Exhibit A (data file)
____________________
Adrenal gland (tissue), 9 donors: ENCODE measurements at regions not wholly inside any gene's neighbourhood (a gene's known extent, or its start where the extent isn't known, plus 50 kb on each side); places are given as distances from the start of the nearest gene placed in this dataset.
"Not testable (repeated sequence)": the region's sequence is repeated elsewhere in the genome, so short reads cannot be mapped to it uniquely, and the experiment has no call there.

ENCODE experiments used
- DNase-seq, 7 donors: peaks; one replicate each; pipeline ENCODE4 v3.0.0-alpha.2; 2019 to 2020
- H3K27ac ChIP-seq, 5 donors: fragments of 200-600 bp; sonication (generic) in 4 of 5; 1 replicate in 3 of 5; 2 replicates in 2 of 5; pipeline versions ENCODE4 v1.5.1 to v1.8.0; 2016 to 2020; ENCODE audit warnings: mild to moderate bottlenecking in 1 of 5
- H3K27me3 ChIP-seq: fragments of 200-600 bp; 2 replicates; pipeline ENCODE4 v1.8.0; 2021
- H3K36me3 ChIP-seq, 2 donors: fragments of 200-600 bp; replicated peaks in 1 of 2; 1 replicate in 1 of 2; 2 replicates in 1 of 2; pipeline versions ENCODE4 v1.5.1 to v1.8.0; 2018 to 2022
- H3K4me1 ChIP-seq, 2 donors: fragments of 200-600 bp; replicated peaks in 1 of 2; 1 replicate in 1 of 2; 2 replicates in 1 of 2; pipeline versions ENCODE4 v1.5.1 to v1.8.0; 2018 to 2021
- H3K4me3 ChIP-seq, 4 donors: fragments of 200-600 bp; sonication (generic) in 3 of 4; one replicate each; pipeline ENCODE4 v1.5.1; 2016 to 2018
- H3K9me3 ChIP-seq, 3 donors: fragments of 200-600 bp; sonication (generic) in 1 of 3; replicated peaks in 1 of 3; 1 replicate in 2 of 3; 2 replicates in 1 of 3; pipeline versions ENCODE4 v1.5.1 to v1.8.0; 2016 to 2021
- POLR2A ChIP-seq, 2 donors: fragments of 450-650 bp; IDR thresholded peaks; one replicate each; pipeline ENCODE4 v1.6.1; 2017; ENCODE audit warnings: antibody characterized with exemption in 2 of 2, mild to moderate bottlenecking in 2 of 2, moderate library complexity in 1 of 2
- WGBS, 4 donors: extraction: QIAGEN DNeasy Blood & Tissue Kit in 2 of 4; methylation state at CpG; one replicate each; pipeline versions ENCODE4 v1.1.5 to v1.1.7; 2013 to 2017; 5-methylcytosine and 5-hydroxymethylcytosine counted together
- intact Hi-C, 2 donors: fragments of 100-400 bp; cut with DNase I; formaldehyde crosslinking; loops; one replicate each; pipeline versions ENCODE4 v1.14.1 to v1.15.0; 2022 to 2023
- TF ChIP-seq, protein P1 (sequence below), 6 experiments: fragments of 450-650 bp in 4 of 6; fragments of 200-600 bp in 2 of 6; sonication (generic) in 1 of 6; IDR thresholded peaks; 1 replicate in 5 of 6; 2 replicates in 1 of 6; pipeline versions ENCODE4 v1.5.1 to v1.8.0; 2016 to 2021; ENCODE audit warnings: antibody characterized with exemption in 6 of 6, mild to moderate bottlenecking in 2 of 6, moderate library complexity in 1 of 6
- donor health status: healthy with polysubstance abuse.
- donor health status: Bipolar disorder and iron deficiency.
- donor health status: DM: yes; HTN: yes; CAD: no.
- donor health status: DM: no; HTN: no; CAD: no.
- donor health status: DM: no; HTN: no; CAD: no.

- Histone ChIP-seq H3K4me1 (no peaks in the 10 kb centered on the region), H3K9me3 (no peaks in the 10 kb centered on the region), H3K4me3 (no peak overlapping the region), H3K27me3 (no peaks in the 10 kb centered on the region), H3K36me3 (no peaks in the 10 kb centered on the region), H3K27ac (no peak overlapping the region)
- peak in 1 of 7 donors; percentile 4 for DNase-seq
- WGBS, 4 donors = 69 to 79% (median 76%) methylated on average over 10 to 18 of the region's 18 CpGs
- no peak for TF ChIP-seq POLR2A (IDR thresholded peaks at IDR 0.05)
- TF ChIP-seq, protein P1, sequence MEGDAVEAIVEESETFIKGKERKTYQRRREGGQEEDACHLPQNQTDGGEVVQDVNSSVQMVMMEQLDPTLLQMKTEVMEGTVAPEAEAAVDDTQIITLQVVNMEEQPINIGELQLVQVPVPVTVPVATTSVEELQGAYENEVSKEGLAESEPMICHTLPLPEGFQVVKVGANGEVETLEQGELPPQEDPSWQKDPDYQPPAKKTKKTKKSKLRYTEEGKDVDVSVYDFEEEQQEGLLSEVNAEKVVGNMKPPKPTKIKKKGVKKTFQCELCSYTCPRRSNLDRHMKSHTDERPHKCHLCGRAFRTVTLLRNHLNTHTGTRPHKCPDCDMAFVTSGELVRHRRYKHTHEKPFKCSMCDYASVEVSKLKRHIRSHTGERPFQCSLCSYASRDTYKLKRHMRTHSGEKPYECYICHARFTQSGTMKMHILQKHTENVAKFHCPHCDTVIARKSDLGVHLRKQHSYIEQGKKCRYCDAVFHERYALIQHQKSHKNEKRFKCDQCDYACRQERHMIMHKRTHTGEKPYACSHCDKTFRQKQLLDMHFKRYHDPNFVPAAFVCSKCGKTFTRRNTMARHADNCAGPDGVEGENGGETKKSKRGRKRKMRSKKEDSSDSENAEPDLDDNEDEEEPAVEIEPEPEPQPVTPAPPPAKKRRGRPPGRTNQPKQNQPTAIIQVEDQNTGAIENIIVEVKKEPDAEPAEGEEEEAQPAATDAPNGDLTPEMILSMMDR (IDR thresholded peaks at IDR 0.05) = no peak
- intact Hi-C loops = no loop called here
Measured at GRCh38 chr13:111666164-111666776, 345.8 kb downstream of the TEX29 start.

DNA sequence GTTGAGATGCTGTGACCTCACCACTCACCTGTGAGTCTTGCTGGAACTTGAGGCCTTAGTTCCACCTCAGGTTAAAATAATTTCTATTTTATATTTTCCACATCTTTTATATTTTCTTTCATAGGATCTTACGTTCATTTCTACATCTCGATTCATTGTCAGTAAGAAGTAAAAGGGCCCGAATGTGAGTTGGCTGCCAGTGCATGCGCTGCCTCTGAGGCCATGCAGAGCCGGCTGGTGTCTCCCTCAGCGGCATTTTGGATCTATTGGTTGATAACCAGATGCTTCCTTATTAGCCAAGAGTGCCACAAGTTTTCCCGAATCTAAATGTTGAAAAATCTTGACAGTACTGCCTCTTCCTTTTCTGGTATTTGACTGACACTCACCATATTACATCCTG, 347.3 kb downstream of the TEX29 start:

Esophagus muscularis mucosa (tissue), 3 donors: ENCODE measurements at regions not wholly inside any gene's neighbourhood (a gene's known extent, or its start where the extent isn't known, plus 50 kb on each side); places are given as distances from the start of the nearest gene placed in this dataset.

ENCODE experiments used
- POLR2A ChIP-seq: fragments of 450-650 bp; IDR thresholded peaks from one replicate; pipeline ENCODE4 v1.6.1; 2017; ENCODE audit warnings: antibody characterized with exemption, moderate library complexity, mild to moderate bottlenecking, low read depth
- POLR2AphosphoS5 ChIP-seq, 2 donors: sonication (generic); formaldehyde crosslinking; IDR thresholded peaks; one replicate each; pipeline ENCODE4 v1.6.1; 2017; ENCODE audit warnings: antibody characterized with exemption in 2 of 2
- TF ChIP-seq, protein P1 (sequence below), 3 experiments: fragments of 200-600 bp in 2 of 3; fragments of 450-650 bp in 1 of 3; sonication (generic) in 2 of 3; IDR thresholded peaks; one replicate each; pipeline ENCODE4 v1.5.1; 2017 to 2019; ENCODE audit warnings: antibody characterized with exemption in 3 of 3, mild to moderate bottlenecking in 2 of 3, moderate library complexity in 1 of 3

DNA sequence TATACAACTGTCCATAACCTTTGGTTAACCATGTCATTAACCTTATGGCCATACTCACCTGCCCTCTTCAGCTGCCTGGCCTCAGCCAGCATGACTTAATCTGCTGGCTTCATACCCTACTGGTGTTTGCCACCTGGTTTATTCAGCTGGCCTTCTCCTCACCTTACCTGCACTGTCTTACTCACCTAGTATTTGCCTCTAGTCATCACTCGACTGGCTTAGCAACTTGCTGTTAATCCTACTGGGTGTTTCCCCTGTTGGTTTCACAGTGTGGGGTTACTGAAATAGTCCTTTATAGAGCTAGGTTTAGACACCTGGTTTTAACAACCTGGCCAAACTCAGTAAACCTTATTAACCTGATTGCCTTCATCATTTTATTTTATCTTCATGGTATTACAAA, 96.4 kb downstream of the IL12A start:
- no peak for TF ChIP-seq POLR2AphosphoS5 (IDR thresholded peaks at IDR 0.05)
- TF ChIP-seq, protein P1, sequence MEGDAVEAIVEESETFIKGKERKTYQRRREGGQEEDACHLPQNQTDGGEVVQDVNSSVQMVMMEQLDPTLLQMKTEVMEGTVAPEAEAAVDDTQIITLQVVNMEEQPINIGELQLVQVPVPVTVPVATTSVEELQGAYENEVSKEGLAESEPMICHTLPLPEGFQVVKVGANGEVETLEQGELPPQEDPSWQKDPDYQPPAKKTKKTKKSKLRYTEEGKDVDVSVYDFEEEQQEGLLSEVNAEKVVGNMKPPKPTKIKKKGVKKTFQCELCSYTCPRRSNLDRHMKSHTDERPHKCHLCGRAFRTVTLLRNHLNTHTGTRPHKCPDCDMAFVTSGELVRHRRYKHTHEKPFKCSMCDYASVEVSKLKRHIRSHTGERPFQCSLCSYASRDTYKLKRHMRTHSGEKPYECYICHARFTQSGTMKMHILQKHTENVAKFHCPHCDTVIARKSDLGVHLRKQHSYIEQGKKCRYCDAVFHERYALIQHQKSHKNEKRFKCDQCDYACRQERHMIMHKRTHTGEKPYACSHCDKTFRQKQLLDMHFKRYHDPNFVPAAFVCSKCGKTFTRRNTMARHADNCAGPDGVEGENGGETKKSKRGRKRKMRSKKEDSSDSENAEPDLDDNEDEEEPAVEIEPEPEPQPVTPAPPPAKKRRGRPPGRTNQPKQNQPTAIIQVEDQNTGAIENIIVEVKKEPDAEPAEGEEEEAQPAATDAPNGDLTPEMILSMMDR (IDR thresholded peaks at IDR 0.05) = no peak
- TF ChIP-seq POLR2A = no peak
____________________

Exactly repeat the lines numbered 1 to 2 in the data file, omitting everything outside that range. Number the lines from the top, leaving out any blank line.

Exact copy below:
Adrenal gland (tissue), 9 donors: ENCODE measurements at regions not wholly inside any gene's neighbourhood (a gene's known extent, or its start where the extent isn't known, plus 50 kb on each side); places are given as distances from the start of the nearest gene placed in this dataset.
"Not testable (repeated sequence)": the region's sequence is repeated elsewhere in the genome, so short reads cannot be mapped to it uniquely, and the experiment has no call there.